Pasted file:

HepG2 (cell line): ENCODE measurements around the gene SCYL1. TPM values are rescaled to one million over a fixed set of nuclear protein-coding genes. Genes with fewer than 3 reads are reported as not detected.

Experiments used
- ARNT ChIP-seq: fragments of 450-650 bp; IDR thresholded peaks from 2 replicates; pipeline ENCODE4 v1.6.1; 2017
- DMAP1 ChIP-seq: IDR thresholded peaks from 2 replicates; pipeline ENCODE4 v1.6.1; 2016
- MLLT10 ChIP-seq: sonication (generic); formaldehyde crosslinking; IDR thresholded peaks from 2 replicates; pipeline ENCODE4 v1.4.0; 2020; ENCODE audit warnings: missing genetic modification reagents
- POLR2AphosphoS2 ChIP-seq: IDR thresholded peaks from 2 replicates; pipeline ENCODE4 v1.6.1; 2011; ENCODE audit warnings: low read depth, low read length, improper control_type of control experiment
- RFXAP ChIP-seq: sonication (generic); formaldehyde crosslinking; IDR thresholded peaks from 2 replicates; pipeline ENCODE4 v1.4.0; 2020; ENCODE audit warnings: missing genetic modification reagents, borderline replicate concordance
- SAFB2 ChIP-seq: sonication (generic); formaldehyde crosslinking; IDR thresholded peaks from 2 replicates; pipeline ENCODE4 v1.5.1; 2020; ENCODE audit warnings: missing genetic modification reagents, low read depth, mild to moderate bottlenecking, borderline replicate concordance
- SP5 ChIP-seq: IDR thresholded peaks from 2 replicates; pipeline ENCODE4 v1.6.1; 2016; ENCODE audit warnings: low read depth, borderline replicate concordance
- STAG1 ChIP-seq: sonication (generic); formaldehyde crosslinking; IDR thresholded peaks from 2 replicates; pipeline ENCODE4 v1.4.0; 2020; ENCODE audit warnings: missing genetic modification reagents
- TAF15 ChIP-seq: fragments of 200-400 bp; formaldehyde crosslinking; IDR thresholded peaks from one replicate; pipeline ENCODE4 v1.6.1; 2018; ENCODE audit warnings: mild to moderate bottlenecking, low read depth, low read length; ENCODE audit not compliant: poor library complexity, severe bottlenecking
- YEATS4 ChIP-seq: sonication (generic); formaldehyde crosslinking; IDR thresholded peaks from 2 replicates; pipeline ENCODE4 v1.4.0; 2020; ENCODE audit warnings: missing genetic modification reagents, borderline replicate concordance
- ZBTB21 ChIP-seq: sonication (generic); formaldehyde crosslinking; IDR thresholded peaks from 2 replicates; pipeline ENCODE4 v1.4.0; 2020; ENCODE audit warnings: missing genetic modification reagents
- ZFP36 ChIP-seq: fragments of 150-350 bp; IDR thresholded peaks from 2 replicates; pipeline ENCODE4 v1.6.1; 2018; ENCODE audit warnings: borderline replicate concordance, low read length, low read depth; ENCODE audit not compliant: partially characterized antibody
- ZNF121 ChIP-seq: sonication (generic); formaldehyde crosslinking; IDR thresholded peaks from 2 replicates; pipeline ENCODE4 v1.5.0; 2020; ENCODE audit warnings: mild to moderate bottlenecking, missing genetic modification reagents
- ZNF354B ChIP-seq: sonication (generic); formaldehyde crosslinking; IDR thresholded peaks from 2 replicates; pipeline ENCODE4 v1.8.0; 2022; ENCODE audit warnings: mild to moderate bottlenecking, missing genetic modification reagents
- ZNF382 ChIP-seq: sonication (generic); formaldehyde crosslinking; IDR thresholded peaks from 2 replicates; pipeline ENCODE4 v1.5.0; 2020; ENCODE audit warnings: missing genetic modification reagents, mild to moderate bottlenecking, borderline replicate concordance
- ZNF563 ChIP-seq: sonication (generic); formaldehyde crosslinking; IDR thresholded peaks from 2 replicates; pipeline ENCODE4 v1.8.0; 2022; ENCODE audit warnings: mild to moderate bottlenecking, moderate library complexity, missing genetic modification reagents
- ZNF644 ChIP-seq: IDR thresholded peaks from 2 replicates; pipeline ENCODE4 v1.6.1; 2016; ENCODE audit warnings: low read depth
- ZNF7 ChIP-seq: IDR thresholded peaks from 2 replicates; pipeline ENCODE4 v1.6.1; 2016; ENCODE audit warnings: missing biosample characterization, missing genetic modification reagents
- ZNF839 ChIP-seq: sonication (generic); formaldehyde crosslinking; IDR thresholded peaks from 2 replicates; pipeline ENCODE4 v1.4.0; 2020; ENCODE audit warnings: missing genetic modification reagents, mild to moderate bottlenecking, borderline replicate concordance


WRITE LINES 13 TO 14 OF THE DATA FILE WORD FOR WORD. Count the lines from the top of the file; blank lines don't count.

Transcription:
- ZBTB21 ChIP-seq: sonication (generic); formaldehyde crosslinking; IDR thresholded peaks from 2 replicates; pipeline ENCODE4 v1.4.0; 2020; ENCODE audit warnings: missing genetic modification reagents
- ZFP36 ChIP-seq: fragments of 150-350 bp; IDR thresholded peaks from 2 replicates; pipeline ENCODE4 v1.6.1; 2018; ENCODE audit warnings: borderline replicate concordance, low read length, low read depth; ENCODE audit not compliant: partially characterized antibody